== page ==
Where does it come from? What does it do? Why am I even writing about this?
I could just say that it is everywhere, grains fruits and vegetables; it promotes bowel health, lowers LDL cholesterol, and could help normalize blood sugar levels because it is awesome …
But that ain’t my style!
Would it surprise you to know that the 2015 -2020 nutrition guidelines lists dietary fiber (along with magnesium, vitamins A, D, E & C potassium and choline) as under consumed nutrients of public health concern?
The nutrient intake in the Standard American Diet is certainly lacking. They don’t call it SAD for nothin’. One main reason why dietary fiber intake is on the fritz is due to the insanely LOW, almost non -existent amounts of vegetables, fruits and whole grains.
The new guidelines recommend a minimum 90g of whole grain per day.
As I mentioned, there are multiple health benefits that come from eating more whole grains and fiber including cardiovascular, blood sugar and digestive health benefits.
As a Type 1 diabetic myself, the idea of having a food item support more than one organ system (a functional food) is more than enough of a reason for me to embrace it. I’ll take all the help I can get! But you don’t have to be a diabetic to be tuned in to how fiber supports glucose levels.
Fiber helps to support glucose levels by muting the rise in blood sugar following a meal aka post-prandial blood sugar. This is important not only for diabetics who are trying to achieve a HbA1c (hemoglobin A1c) of 6 but also for non-diabetics or pre-diabetics as well.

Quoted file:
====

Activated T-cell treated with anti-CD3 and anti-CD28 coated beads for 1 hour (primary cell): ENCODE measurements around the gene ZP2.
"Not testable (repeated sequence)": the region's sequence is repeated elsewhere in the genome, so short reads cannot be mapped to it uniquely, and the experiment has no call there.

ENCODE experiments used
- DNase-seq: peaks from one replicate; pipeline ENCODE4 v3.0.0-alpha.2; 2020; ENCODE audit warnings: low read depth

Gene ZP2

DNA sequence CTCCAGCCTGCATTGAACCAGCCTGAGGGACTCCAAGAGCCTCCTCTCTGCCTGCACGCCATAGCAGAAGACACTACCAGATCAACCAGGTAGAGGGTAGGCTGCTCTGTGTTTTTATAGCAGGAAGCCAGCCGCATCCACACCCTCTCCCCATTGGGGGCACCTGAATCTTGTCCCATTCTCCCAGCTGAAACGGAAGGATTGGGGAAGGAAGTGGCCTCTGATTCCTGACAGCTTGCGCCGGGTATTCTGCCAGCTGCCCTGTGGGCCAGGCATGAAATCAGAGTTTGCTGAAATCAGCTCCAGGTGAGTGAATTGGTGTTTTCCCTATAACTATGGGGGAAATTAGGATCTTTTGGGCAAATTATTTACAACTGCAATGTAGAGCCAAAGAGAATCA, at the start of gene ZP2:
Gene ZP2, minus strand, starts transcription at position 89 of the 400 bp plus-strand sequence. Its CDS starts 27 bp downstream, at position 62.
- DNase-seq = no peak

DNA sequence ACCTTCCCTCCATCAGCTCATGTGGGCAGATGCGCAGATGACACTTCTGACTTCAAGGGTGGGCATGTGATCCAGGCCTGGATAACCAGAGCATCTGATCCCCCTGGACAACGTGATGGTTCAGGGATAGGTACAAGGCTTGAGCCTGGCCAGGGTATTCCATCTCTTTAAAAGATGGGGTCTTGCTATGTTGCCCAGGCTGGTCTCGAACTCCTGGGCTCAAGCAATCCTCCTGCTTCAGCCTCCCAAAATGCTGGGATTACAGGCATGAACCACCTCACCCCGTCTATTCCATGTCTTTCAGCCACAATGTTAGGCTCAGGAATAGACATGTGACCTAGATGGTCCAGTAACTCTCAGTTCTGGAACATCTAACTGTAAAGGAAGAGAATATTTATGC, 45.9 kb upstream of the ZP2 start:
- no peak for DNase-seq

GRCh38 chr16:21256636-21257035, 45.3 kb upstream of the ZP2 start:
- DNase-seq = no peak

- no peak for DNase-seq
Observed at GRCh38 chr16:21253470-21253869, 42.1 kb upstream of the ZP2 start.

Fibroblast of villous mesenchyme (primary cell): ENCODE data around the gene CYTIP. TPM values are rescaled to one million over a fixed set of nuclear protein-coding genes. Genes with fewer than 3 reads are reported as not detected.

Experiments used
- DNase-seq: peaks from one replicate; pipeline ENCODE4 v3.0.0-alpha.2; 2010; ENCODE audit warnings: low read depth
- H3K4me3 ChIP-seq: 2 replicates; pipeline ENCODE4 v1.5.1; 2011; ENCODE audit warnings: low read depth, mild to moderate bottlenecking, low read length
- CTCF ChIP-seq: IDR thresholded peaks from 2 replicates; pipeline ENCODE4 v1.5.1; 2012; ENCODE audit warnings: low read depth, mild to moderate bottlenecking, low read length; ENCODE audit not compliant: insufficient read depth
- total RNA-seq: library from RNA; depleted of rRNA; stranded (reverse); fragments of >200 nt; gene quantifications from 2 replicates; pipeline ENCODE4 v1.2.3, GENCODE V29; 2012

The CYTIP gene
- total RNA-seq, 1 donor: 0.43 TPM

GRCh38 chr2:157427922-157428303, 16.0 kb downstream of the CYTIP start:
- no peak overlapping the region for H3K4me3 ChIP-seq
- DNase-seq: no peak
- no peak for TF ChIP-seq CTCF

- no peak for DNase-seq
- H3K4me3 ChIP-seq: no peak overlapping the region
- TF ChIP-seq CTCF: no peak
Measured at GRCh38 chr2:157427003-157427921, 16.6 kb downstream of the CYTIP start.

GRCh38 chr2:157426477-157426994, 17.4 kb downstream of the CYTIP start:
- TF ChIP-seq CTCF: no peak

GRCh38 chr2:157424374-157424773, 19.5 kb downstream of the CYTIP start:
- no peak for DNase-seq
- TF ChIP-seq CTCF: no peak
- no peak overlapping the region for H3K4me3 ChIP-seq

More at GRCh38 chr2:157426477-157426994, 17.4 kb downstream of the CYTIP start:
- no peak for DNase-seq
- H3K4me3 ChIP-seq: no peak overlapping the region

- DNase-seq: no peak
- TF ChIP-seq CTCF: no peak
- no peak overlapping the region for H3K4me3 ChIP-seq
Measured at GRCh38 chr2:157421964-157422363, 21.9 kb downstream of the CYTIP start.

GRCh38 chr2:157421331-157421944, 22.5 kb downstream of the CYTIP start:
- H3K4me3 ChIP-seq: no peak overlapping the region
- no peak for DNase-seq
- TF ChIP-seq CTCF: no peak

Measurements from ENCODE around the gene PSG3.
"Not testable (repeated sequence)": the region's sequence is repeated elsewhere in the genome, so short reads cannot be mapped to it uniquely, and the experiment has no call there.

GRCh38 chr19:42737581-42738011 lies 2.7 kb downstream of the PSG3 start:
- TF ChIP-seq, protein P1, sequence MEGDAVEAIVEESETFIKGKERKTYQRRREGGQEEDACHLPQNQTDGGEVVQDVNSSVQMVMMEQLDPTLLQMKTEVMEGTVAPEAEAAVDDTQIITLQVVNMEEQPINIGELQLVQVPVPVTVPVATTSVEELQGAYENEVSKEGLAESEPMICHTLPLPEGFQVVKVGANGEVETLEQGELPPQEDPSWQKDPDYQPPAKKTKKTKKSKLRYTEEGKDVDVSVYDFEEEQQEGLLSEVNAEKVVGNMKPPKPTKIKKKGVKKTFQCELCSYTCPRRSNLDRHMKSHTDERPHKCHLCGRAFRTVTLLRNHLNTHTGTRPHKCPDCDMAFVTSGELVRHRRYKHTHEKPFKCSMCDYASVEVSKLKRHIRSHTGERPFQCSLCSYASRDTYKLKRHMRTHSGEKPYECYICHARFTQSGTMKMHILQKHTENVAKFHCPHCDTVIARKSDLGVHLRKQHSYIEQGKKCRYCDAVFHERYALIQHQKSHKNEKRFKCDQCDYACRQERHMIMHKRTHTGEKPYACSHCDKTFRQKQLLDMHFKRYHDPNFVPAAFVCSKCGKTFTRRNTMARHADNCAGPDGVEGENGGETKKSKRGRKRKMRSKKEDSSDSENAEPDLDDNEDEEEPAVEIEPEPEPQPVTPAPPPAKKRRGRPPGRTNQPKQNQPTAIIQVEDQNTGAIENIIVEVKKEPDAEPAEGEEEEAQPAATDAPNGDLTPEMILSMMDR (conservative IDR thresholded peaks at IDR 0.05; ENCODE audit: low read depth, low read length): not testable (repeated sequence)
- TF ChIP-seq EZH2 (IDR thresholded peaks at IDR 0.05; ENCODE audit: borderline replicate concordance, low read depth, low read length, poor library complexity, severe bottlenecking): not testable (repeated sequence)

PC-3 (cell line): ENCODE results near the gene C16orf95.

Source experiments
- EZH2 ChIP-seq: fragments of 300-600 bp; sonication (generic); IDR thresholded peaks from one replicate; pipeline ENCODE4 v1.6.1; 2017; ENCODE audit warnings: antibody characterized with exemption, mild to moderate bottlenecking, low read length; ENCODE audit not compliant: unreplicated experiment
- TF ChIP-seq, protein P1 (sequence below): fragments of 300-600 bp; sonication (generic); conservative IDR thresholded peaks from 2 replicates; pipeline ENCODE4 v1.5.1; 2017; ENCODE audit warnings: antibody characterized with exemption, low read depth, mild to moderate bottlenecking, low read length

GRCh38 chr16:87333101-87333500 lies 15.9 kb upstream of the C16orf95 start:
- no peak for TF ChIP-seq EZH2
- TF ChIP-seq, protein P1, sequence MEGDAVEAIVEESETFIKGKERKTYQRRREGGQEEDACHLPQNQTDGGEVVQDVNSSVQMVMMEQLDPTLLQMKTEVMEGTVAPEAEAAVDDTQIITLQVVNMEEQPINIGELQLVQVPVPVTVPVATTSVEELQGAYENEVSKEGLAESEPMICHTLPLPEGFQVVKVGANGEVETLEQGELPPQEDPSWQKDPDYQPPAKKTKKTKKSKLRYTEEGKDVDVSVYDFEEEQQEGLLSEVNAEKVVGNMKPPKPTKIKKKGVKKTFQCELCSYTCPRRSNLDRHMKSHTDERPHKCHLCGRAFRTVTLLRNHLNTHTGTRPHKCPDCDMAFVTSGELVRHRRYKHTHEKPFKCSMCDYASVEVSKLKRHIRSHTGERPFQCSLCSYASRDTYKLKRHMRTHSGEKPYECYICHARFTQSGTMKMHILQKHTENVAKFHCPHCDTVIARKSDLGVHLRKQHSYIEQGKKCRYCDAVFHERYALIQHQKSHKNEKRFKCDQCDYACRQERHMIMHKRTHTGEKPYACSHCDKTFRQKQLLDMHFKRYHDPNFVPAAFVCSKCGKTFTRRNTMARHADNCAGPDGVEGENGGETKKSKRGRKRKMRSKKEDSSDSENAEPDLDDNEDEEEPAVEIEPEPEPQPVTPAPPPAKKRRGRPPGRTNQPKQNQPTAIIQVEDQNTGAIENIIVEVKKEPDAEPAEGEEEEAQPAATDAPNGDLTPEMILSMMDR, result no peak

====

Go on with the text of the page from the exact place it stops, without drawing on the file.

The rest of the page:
Well, everyone has a pancreas and one of the main functions of this organ is to release insulin in response to a meal that has been digested and broken down into carbohydrates (sugar). Insulin’s job is to grab hold of the sugar molecules and bring them into our cells for energy. When there is fiber in the carbohydrate,because it is slowly digested and partly not broken down, it does not contribute to that sharp spike in blood sugar after a meal (postprandial).
With many of us consuming the SAD diet and the lack of fiber it entails diabetics and non-diabetics alike are struggling to meet our daily fiber needs.
Bring on the fiber!
The funny thing is that there is no consensus for what exactly a whole grain food is. Per FDA label requirements a whole grain food claim must contain at least 5% whole grain ingredients by weight.
To make it a bit easier on you all, I have provided some great sources of fiber to spruce up your eating patterns:
- Lentils (cooked from dried) 15.6g /c
- Black Beans ~12g/c
- Split Peas (cooked from dried) ~16g/c
- Almonds 1 oz 3.5g
- Pistachios 1oz ~ 3g
- Quinoa ~8g/c
- Buckwheat 7g/c
- Amaranth 12g/c
- Brown/Wild rice 7g/c
- Oats 12g/c
- Teff a whopping 20g per cup! (also high in vitamin C)
- Avocado (x1) 12g
- Raspberries ~15g/c
- Artichoke Hearts (cooked) ~14g/c
- Coconut (shredded) 12g/c
- Blackberries 15g/c
- Brussels Sprouts (frozen,cooked) ~6g/c
So, are you ready to start chipping away at the 90g/day?! Here are a few ideas to get you started:
- Overnight Teff + Berries and Chia
- Greek Yogurt (I like CABOT or Fage) with Granola, Almonds + Blackberries (add chia)
Lunch & Dinner:
- Grilled Chicken with Quinoa, Brussel Sprouts and Avocado
- Baked Salmon, Avocado, Sweet Potato Mixed Green Bowl
Happy Eating !